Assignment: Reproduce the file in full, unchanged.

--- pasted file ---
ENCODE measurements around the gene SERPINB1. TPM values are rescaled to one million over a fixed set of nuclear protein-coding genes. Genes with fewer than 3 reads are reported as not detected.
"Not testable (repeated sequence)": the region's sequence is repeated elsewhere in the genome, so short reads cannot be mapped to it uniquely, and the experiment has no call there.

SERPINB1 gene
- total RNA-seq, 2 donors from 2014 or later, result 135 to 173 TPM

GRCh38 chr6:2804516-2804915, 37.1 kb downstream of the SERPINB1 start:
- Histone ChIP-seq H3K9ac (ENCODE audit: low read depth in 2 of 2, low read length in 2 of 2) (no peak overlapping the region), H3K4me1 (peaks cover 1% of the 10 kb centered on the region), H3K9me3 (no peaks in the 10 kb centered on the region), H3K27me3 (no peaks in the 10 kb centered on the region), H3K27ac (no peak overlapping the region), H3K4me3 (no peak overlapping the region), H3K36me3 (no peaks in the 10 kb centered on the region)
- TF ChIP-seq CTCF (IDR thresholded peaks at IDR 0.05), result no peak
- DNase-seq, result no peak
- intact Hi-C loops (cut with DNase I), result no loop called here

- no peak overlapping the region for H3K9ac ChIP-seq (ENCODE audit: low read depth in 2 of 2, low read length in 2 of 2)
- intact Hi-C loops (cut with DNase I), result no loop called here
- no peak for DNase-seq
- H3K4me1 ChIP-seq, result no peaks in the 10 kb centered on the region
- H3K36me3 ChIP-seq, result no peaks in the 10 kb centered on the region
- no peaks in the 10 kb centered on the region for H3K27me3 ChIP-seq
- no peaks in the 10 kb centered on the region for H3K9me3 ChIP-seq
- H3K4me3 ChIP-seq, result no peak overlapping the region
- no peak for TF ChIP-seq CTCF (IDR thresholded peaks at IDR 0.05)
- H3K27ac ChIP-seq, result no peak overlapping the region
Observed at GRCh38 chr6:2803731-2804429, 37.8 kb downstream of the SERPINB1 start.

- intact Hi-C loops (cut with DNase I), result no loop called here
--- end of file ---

ENCODE measurements around the gene SERPINB1. TPM values are rescaled to one million over a fixed set of nuclear protein-coding genes. Genes with fewer than 3 reads are reported as not detected.
"Not testable (repeated sequence)": the region's sequence is repeated elsewhere in the genome, so short reads cannot be mapped to it uniquely, and the experiment has no call there.

SERPINB1 gene
- total RNA-seq, 2 donors from 2014 or later, result 135 to 173 TPM

GRCh38 chr6:2804516-2804915, 37.1 kb downstream of the SERPINB1 start:
- Histone ChIP-seq H3K9ac (ENCODE audit: low read depth in 2 of 2, low read length in 2 of 2) (no peak overlapping the region), H3K4me1 (peaks cover 1% of the 10 kb centered on the region), H3K9me3 (no peaks in the 10 kb centered on the region), H3K27me3 (no peaks in the 10 kb centered on the region), H3K27ac (no peak overlapping the region), H3K4me3 (no peak overlapping the region), H3K36me3 (no peaks in the 10 kb centered on the region)
- TF ChIP-seq CTCF (IDR thresholded peaks at IDR 0.05), result no peak
- DNase-seq, result no peak
- intact Hi-C loops (cut with DNase I), result no loop called here

- no peak overlapping the region for H3K9ac ChIP-seq (ENCODE audit: low read depth in 2 of 2, low read length in 2 of 2)
- intact Hi-C loops (cut with DNase I), result no loop called here
- no peak for DNase-seq
- H3K4me1 ChIP-seq, result no peaks in the 10 kb centered on the region
- H3K36me3 ChIP-seq, result no peaks in the 10 kb centered on the region
- no peaks in the 10 kb centered on the region for H3K27me3 ChIP-seq
- no peaks in the 10 kb centered on the region for H3K9me3 ChIP-seq
- H3K4me3 ChIP-seq, result no peak overlapping the region
- no peak for TF ChIP-seq CTCF (IDR thresholded peaks at IDR 0.05)
- H3K27ac ChIP-seq, result no peak overlapping the region
Observed at GRCh38 chr6:2803731-2804429, 37.8 kb downstream of the SERPINB1 start.

- intact Hi-C loops (cut with DNase I), result no loop called here